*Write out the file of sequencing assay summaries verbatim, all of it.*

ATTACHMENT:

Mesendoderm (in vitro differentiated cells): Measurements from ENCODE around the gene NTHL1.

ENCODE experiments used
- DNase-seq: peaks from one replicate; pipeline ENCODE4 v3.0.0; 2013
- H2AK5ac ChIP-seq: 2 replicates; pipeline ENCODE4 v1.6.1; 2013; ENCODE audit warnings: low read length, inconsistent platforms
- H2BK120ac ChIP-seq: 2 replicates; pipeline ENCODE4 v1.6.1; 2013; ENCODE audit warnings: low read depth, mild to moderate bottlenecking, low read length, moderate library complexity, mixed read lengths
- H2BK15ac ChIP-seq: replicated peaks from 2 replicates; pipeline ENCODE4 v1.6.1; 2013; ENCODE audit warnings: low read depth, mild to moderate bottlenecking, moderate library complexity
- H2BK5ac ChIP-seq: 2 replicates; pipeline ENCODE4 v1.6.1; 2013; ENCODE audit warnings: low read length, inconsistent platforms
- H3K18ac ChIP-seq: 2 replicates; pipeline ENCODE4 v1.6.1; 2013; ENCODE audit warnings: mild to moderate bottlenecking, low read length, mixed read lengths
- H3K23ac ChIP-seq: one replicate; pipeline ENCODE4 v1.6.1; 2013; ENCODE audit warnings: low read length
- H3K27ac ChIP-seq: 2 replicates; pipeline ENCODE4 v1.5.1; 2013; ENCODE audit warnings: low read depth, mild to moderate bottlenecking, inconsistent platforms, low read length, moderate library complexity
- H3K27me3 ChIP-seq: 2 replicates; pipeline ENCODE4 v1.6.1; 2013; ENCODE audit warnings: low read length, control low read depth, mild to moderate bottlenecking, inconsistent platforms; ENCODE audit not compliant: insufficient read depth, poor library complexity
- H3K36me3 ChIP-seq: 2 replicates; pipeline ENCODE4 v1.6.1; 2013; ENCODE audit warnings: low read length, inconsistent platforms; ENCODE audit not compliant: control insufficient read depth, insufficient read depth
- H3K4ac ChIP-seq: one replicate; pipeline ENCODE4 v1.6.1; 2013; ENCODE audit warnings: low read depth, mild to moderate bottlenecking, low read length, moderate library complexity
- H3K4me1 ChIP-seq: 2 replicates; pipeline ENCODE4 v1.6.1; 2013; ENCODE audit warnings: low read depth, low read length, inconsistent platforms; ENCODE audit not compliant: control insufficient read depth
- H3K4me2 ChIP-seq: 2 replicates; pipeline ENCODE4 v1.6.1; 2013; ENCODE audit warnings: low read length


Mesendoderm (in vitro differentiated cells): Measurements from ENCODE around the gene NTHL1.

ENCODE experiments used
- DNase-seq: peaks from one replicate; pipeline ENCODE4 v3.0.0; 2013
- H2AK5ac ChIP-seq: 2 replicates; pipeline ENCODE4 v1.6.1; 2013; ENCODE audit warnings: low read length, inconsistent platforms
- H2BK120ac ChIP-seq: 2 replicates; pipeline ENCODE4 v1.6.1; 2013; ENCODE audit warnings: low read depth, mild to moderate bottlenecking, low read length, moderate library complexity, mixed read lengths
- H2BK15ac ChIP-seq: replicated peaks from 2 replicates; pipeline ENCODE4 v1.6.1; 2013; ENCODE audit warnings: low read depth, mild to moderate bottlenecking, moderate library complexity
- H2BK5ac ChIP-seq: 2 replicates; pipeline ENCODE4 v1.6.1; 2013; ENCODE audit warnings: low read length, inconsistent platforms
- H3K18ac ChIP-seq: 2 replicates; pipeline ENCODE4 v1.6.1; 2013; ENCODE audit warnings: mild to moderate bottlenecking, low read length, mixed read lengths
- H3K23ac ChIP-seq: one replicate; pipeline ENCODE4 v1.6.1; 2013; ENCODE audit warnings: low read length
- H3K27ac ChIP-seq: 2 replicates; pipeline ENCODE4 v1.5.1; 2013; ENCODE audit warnings: low read depth, mild to moderate bottlenecking, inconsistent platforms, low read length, moderate library complexity
- H3K27me3 ChIP-seq: 2 replicates; pipeline ENCODE4 v1.6.1; 2013; ENCODE audit warnings: low read length, control low read depth, mild to moderate bottlenecking, inconsistent platforms; ENCODE audit not compliant: insufficient read depth, poor library complexity
- H3K36me3 ChIP-seq: 2 replicates; pipeline ENCODE4 v1.6.1; 2013; ENCODE audit warnings: low read length, inconsistent platforms; ENCODE audit not compliant: control insufficient read depth, insufficient read depth
- H3K4ac ChIP-seq: one replicate; pipeline ENCODE4 v1.6.1; 2013; ENCODE audit warnings: low read depth, mild to moderate bottlenecking, low read length, moderate library complexity
- H3K4me1 ChIP-seq: 2 replicates; pipeline ENCODE4 v1.6.1; 2013; ENCODE audit warnings: low read depth, low read length, inconsistent platforms; ENCODE audit not compliant: control insufficient read depth
- H3K4me2 ChIP-seq: 2 replicates; pipeline ENCODE4 v1.6.1; 2013; ENCODE audit warnings: low read length